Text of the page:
• Submission sometimes stands up for itself in a loving but firm manner.  (An example of when this might be needed is in the following situation:  A husband is indecisive and wants to play back and forth on leadership, giving the wife opposing commands so that either way she goes he can blame the results on her.  He is not really wanting to be the leader.  He is wanting his wife to lead, yet he wants to step in and insist on his way when it is convenient.)
  • We do not mean by this that we should commit overt sin.  We believe that, if we look hard and pray, God will make a way out so we don’t have to do that.  But, we do not tell any woman to commit overt sin because her husband commands it.

3. Mutual submission
Submit to one another

  • The Bible teaches mutual submission. It teaches that the husband is to respect the wife’s desires and what is best for her. We are to seek to please one another.
  • Even the most “mutual” of marriages has to have someone designated to make the final decision if the two can’t agree on the issue. Otherwise it will become “unmutual” and there will be constant pulling in opposite directions until some sort of truce is reached.
  • We cannot change our husbands.
  • We can and are responsible before God to change ourselves to follow God’s role for us in our marriages.

See also Lois’ Daughters of Sarah Bible study.

Email support group guidelines

“But everything should be done in a fitting and orderly way” (1 Corinthians 14:40).

1. Group Privacy Issues: Our goal is to provide a comfortable place for women to share.

We will try to focus less on our husbands shortcomings, and more on what God wants US to be. However, our husbands weaknesses will come up from time to time as we deal with the issues that divide our homes.

There is the potential that a husband could read e mail in a joint account. If this is a concern, we recommend that you go to Hotmail or Yahoo and secure an email address for use in the group. Email can then be read and responded to from the web. You should be aware that anyone else, including husbands, can join the group under an assumed name and read group messages.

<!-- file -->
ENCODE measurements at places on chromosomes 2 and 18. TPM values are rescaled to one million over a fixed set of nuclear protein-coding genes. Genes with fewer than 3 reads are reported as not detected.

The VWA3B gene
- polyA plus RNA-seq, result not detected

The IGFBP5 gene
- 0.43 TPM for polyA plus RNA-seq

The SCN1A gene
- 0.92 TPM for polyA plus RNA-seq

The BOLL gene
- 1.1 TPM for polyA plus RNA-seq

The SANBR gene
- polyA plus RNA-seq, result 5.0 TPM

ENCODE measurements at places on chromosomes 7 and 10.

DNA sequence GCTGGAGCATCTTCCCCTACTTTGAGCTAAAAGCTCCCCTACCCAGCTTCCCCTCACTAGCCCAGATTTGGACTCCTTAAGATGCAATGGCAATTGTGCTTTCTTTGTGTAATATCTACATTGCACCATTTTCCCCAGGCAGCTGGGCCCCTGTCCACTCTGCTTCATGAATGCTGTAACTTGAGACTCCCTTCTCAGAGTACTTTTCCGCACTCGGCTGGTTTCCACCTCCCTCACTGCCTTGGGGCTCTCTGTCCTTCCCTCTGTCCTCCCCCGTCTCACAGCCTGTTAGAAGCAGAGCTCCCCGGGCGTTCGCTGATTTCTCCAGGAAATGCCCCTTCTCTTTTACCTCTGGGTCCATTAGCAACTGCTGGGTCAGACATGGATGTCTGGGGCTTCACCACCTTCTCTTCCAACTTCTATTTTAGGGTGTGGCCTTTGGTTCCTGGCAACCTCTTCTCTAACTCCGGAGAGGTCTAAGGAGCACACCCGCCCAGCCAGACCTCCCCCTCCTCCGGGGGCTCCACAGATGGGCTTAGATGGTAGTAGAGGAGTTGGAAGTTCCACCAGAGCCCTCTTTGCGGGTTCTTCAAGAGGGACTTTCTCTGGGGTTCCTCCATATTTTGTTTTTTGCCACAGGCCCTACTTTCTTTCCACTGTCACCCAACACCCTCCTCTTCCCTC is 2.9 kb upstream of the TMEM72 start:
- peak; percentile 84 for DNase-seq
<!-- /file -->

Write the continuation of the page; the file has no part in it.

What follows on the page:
Because of the way our system is set up, you must post with the email address you used to join the group. If you wish to post with a serperate address, you must join the group with that email address as well.

2. Confidential Information Issues: Personal information shared by members of this group is not to be shared outside the group under any circumstances.

We deal with sensitive issues here. Some of the ladies may not want others to know they are members of this group. Please respect everyones privacy and do not divulge the names of group members outside of the group.

From time to time we may create group material as we work together to develop a list of resources for common needs. The completed material will be edited in such a way as to minister to many people, and may be placed on the Hope in a House Divided website. At no time will we include names, locations, or any other information that could betray the confidence of situaions or individuals. The purpose of such material would be to provide a resource to which we can refer.

3. Women Only Issues: Our email group is limited to women only.

We recognize that many men face the same situations, and may have some of the same needs, that we face. Men may request help for their needs by writing to the Director of our Men’s Ministry here. We realize that input from men could be beneficial to us, and vice versa. However, we are also very aware that thier roles, and thier struggles, are very different from ours. We feel that limiting our group to women only will provide a more comfortable atmosphere for discussing our needs.

Members should be aware that, since anyone can join the group under a fictitious name, there is no way to absolutely guarantee that there are no men in the group.

4. Conduct and Courtesy Issues: Members are to conduct themselves with courtesy and respect toward each other.

At no time will rudeness or unkindness toward another individual be tolerated. Anyone displaying such behaviour will be removed from the group.

Please do not write in all caps. This is sometimes considered “screaming” when used in internet communications. Please reply in plain text only. Some email programs have difficulty downloading anything else.

Please remember to delete all but the last letter to which you are replying. In some countries, internet service is paid for by the minute. We can keep costs down for our members in these countries by deleting unnecessary posts and using only plain text.

5. Group Theme and Mass Mailings/Copyright Use: The theme of our group is Hope In a House Divided. We seek to emphasize the Biblical principles that will help us to be the women God would have us to be despite physical, emotional, or spiritual division in our homes.

Poems or short readings in keeping with this theme will be permitted. We ask that members not submit email chain letters, mass mailings, or items not related to the theme of our group. No political mailings of any kind will be permitted.

We ask that our members consider very carefully sharing anything with the group that is copyrighted. Quotes from books or any other copyrighted source must be brief, and full credit to the author/publisher must be given.

6. Prayer Requests: You may send prayer requests for personal needs, and for your immediate family.

For prayer requests for other needs, we suggest submitting them to a group that has prayer as its main focus.